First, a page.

Found in tropical Central and South America, the glass frog (of the Centrolenidae family) was the center of a recent study which reveals the creature’s translucent skin to be a camouflage device. While the frog’s back is typically “vivid green with their intestines and heart visible through their underbelly,” their legs are more see-through—making them much harder to detect. Dr James Barnett (postdoctoral researcher and co-author of the study) says, because of extra-translucent limbs, “the frog’s edge is transformed into a softer, less contrasting gradient from the leaf to the legs, and again from the legs to the body.” Scientists found that the frogs’ bodies don’t change too much—whether placed on a leafy, grassy or other background—but legs do, and it’s due to brightness rather than hue. Professor Devi Stuart-Fox says the finding is just another fact that makes the natural world so fascinating, “The sheer diversity of camouflage strategies in nature is truly remarkable.” Read more at The Guardian.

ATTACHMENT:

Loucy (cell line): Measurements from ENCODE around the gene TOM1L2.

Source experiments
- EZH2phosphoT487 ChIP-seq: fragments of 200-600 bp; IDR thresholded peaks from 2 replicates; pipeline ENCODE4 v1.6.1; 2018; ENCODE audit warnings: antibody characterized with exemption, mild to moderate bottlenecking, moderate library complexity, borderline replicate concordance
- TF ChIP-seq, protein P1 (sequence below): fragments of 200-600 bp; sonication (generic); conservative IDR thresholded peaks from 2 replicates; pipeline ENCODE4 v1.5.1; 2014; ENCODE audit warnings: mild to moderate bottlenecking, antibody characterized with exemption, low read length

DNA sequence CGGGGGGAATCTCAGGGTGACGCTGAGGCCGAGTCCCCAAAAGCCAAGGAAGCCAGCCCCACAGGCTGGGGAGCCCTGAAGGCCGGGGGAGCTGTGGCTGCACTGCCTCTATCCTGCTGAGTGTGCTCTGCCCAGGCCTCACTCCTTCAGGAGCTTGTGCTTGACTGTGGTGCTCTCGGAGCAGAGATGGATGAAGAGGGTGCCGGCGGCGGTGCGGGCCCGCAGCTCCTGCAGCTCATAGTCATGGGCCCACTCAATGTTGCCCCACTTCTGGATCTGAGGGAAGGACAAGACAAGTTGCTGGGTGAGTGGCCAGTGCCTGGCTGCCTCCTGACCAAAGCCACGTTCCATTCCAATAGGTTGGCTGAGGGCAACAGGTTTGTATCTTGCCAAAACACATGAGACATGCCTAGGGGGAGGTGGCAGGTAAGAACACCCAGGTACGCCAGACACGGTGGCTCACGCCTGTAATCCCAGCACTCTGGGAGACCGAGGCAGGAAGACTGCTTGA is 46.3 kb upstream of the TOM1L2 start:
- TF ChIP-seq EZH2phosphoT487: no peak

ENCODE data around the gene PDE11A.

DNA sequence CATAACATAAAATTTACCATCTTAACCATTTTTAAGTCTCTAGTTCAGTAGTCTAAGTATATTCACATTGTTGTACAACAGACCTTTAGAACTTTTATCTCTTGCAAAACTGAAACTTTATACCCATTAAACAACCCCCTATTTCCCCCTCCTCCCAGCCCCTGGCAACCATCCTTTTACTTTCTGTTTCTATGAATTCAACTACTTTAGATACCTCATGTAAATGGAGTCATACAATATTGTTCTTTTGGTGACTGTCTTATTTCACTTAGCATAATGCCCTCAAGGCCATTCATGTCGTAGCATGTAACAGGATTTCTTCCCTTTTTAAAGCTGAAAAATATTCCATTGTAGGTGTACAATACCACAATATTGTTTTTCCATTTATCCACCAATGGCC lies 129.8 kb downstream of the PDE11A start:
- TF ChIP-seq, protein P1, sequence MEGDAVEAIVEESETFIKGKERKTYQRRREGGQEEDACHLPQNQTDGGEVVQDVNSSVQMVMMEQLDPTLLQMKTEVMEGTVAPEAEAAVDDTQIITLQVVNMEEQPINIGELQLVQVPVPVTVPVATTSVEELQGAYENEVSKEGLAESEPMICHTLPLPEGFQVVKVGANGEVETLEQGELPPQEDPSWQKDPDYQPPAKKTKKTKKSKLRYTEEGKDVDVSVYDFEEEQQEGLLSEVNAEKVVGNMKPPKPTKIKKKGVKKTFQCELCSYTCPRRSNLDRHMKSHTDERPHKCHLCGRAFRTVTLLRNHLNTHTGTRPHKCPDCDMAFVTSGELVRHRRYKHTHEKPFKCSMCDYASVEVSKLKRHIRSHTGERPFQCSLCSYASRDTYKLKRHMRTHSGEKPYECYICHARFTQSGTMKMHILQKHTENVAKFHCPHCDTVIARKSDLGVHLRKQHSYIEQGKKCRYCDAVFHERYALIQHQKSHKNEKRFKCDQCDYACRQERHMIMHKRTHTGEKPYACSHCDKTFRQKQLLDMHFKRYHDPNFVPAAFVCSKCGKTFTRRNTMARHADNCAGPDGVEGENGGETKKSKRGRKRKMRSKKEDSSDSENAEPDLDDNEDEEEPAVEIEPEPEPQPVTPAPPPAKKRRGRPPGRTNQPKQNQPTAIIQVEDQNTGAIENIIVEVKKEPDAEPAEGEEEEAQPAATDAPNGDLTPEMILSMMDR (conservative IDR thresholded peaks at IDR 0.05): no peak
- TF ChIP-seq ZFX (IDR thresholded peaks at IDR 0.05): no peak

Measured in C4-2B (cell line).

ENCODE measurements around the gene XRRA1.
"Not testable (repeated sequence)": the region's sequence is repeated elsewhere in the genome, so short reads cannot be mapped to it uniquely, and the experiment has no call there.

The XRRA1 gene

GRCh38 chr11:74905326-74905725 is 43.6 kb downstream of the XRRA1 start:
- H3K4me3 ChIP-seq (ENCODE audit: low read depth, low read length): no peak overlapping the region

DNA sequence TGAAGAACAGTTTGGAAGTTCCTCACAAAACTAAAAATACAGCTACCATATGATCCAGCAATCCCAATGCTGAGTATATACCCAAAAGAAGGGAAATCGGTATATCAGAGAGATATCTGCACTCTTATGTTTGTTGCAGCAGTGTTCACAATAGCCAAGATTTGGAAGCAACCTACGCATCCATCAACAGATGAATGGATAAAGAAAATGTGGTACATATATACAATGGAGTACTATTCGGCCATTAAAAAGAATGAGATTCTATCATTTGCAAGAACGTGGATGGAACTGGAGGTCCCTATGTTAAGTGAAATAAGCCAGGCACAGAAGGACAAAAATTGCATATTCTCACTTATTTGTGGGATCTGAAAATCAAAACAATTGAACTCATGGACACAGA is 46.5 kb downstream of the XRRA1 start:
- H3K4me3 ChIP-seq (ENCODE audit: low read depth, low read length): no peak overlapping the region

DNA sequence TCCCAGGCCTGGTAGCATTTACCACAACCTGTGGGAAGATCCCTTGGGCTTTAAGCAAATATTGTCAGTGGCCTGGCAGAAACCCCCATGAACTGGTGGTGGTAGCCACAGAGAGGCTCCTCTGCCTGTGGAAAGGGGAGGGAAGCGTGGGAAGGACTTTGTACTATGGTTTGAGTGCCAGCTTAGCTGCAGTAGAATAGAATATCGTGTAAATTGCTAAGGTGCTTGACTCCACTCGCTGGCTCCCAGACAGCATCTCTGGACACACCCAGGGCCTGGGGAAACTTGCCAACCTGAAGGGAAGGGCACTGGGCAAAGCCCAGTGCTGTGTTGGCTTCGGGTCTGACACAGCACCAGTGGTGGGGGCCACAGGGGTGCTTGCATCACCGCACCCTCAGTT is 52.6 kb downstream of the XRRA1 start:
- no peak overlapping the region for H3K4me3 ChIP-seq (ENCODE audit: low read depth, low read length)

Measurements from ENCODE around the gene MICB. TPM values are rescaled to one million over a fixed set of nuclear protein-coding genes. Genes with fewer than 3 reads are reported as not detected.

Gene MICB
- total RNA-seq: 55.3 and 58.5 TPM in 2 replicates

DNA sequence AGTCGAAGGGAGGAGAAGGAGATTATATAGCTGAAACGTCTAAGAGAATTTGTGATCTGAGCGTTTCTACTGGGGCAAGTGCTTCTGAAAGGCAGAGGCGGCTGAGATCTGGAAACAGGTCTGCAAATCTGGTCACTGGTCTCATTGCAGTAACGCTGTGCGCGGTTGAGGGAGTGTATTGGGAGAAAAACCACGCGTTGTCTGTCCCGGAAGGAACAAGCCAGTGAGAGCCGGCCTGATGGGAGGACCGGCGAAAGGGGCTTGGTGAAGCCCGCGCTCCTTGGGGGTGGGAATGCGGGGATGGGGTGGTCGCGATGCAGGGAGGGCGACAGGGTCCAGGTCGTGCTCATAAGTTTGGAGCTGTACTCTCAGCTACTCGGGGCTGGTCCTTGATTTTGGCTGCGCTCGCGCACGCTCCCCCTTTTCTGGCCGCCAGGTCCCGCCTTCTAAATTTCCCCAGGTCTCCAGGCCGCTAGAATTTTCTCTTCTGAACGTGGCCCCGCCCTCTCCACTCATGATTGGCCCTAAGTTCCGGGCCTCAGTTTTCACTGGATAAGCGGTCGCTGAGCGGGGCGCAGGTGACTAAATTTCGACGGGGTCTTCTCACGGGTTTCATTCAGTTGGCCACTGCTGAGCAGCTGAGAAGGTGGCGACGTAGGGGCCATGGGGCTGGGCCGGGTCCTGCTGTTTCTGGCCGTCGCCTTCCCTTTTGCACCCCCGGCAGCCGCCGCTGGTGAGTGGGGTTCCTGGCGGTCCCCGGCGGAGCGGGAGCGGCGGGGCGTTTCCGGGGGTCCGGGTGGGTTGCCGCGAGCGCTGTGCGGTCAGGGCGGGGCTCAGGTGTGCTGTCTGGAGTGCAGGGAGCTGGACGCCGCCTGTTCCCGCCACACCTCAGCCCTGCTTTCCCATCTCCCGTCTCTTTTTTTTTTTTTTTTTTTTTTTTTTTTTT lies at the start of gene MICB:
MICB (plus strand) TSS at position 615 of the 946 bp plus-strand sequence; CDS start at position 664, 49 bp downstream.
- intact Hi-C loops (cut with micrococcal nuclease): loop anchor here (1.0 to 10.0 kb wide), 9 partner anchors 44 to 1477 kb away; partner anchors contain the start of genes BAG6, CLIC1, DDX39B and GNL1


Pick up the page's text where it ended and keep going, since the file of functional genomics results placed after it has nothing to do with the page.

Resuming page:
Mystery of Glass Frogs’ Translucent Skin Solved